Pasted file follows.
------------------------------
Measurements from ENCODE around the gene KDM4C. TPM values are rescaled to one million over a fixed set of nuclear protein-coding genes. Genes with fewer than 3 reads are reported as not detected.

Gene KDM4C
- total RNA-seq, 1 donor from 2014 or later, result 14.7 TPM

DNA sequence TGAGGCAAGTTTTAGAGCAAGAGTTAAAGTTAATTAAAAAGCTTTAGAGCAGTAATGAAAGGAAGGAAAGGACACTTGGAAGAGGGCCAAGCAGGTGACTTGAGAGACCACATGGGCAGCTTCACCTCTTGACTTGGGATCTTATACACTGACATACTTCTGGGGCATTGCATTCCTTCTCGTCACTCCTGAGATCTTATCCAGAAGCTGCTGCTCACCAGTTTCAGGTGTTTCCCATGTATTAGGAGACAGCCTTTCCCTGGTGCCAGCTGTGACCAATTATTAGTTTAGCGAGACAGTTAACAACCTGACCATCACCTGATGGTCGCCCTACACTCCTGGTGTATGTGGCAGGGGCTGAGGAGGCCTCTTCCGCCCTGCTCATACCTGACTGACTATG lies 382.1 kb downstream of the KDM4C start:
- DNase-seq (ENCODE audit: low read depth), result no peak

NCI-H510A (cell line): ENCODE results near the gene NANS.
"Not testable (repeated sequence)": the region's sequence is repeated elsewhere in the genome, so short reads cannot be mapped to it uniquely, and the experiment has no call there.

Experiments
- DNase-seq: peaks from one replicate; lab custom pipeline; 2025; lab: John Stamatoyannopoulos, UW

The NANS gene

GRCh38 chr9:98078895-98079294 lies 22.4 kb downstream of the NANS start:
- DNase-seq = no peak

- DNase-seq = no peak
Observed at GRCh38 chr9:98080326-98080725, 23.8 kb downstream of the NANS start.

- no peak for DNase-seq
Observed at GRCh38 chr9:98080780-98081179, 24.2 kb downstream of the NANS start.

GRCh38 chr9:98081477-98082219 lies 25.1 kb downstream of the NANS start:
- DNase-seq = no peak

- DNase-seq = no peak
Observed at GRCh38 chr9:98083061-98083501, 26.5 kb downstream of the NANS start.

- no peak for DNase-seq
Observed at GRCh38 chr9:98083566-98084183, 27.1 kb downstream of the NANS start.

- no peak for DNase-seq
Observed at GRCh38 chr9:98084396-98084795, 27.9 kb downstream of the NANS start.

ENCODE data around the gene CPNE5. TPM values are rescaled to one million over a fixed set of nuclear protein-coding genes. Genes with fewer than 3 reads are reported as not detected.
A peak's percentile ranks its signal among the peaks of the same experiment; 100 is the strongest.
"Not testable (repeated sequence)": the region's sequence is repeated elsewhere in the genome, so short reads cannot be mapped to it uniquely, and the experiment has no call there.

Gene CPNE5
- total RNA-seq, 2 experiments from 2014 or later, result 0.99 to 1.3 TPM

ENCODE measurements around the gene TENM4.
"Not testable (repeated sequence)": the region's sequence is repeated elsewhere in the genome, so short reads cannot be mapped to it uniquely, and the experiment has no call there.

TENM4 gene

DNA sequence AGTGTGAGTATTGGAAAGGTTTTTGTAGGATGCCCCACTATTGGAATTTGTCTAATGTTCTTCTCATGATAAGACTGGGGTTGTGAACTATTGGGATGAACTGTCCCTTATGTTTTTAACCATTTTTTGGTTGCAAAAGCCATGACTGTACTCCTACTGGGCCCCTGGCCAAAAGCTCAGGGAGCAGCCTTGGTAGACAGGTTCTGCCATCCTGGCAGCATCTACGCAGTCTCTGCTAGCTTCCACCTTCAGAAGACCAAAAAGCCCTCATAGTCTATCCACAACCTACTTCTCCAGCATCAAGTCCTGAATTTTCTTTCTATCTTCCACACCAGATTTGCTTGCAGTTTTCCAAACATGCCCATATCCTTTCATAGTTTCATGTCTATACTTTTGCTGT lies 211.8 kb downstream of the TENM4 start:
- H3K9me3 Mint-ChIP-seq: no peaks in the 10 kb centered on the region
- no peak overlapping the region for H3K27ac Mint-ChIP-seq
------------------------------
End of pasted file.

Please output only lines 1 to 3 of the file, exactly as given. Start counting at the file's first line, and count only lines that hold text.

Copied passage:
Measurements from ENCODE around the gene KDM4C. TPM values are rescaled to one million over a fixed set of nuclear protein-coding genes. Genes with fewer than 3 reads are reported as not detected.

Gene KDM4C
- total RNA-seq, 1 donor from 2014 or later, result 14.7 TPM